Circulating Tumor DNA as a Biomarker of Progression in Colorectal Cancer - Episode 6

Next Steps in Using ctDNA as a Biomarker in CRC


Drs Liliana Bustamante and Richard Kim react to limitations surrounding biomarkers used in colorectal cancer and consider how to best study the role of ctDNA moving forward.

Richard Kim, MD: So, some of the next, important next step is that obviously, I think this paper and maybe the other paper that's currently out there has- have some established role of ctDNA in colorectal cancer as a more of a prognostic biomarker. If it's positive, most likely tumor will reoccur, and it's associated with inferior overall survival and disease-free survival. I think that's been sort of established based on many papers. But I think the question is how we can use to- use this circulating tumor DNA to justify the treatment. So can we make this a more predictive biomarker. In other words, if I give- if the ctDNA is positive, if I give chemo right away, does that affect over survival, just as Dr. Bustamante mentioned. Is that going to affect an overall outcome or not? And I think using this DNA to make our decision, clinical decision will be the next step. And I think some of the trials that are ongoing right now, and whether is rectal cancer and colon cancer, are you trying to use the ctDNA to be a decision point. So, whether it's positive or negative, randomized to one arm or to the other arm. And I think that's the key in the future to decide to use this, not only as a prognostic marker, but also as a predictive marker. Any last thoughts Dr. Bustamante?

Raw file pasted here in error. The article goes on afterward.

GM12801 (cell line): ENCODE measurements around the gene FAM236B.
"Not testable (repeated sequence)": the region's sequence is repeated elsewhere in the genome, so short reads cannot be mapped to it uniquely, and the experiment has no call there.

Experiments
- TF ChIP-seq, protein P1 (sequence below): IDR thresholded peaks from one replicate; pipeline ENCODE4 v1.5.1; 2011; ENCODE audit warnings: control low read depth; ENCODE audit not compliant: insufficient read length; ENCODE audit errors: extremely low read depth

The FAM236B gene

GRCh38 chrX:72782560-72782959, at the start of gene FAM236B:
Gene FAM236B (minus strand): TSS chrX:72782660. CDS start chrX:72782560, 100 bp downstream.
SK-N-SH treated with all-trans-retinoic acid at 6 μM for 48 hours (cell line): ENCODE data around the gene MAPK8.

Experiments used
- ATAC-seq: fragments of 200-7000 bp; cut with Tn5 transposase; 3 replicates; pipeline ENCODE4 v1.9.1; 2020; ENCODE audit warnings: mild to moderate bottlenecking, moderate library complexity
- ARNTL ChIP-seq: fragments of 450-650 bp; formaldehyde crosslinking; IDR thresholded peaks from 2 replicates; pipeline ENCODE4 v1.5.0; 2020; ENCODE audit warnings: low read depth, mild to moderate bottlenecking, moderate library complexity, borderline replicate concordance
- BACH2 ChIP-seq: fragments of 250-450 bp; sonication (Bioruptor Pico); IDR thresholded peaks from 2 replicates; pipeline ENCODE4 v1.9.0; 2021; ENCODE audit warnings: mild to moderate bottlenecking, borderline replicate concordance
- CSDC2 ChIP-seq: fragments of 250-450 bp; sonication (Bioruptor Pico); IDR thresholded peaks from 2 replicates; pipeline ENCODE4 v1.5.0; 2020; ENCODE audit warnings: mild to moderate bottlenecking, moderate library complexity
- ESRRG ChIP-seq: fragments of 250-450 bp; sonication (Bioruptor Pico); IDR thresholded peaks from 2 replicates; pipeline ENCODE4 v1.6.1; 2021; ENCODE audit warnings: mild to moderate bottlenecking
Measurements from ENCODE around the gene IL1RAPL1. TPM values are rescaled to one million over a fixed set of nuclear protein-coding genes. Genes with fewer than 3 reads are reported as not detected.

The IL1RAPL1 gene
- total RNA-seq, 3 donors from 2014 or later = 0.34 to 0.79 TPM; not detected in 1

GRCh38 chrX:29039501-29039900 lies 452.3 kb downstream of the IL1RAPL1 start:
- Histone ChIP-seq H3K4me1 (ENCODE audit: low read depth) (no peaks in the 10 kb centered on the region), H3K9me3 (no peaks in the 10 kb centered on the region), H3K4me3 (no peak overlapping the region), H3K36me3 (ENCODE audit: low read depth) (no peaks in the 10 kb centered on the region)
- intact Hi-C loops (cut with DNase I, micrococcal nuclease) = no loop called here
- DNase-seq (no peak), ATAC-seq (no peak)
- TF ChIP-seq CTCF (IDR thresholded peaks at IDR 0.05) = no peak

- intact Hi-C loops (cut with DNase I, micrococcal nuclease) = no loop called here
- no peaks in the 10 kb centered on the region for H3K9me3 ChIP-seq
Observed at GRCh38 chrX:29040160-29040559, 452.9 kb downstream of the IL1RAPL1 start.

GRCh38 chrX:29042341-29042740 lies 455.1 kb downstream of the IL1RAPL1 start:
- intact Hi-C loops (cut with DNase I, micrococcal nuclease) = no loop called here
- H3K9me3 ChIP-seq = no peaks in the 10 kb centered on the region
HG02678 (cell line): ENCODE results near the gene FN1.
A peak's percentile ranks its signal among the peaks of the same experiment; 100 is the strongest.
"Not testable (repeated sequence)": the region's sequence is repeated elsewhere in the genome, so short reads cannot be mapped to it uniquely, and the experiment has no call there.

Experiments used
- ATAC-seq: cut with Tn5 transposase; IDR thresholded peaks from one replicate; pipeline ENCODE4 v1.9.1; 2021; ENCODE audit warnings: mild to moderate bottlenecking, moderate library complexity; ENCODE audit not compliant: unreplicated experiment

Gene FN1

Liliana Bustamante, MD: No, I agree completely with what you said. I think this is the kind of the theme of our discussion today. I think it's a- the ctDNA is going to be kind of the future of how we try to make these decisions, or at least help know prognosis for this patients. And then hopefully as we incorporate this in clinical trials, you just mentioned, we're going to be able to use it clinically with more backup of the decisions that we're making.

Richard Kim, MD: I want to thank you, Dr. Bustamante for joining me in this discussion regarding metastatic colorectal cancer. And I hope you, the viewers enjoyed this Between the Lines journal club experience. Thank you for tuning in.

Liliana Bustamante, MD: Thank you for having me.

Transcript edited for clarity.